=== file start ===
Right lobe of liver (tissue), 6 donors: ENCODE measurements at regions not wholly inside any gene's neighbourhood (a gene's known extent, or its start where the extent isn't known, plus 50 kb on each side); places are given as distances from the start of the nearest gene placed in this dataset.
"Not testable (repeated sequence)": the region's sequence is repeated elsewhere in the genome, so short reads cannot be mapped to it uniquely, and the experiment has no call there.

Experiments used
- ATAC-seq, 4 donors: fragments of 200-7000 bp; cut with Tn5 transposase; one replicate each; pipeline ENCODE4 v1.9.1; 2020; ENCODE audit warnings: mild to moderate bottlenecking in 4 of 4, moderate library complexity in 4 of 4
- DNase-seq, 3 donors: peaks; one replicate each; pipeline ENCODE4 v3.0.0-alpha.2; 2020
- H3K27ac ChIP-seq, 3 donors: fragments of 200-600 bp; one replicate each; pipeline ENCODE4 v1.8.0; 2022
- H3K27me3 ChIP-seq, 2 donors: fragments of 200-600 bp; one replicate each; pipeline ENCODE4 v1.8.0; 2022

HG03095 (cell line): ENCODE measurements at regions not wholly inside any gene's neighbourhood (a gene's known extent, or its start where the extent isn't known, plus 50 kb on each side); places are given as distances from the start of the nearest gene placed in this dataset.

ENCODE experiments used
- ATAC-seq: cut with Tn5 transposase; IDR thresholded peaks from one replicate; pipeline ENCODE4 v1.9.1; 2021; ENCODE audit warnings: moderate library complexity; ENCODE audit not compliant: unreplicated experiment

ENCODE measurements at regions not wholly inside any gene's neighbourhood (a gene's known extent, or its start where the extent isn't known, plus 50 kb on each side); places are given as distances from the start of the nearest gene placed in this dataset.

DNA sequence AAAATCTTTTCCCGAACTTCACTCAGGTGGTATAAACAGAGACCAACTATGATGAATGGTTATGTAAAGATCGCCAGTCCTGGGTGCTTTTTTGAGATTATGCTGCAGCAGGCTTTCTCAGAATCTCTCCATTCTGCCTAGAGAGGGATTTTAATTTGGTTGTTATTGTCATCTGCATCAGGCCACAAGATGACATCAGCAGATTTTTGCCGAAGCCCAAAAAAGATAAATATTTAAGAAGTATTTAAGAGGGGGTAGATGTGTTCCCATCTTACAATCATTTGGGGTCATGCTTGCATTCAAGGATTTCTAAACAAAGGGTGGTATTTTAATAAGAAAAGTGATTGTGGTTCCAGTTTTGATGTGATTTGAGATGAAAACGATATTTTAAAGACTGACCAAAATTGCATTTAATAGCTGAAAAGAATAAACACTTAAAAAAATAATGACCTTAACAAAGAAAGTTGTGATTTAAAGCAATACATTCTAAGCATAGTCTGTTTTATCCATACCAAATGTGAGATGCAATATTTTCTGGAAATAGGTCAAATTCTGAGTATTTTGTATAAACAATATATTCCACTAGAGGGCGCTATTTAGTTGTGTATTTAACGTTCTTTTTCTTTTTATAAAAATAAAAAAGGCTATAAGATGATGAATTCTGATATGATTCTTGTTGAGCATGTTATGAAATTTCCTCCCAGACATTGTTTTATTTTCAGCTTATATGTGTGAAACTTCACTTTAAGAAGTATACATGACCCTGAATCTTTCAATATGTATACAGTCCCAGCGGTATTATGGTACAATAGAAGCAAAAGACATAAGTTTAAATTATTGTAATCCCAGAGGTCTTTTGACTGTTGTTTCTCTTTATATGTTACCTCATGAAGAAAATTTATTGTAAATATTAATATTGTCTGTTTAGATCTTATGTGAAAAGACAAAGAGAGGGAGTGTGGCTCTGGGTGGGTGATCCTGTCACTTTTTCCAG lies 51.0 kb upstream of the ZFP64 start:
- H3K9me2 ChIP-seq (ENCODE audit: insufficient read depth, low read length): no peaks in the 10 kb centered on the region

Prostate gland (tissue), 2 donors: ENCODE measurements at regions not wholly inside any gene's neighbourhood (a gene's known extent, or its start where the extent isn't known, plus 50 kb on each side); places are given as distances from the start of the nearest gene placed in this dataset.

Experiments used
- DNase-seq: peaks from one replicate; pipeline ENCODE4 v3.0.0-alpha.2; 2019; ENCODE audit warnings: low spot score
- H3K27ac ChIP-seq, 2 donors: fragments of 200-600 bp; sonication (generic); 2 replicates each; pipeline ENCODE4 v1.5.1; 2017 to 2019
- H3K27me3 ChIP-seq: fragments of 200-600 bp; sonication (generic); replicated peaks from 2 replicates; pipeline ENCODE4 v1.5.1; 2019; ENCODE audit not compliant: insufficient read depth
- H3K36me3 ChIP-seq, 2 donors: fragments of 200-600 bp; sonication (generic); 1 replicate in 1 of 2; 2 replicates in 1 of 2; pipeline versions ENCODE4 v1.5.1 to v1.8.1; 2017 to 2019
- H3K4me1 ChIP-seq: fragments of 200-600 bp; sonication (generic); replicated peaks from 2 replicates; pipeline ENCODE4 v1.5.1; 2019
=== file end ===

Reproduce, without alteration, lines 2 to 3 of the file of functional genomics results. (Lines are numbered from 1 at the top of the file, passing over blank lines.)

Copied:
"Not testable (repeated sequence)": the region's sequence is repeated elsewhere in the genome, so short reads cannot be mapped to it uniquely, and the experiment has no call there.

Experiments used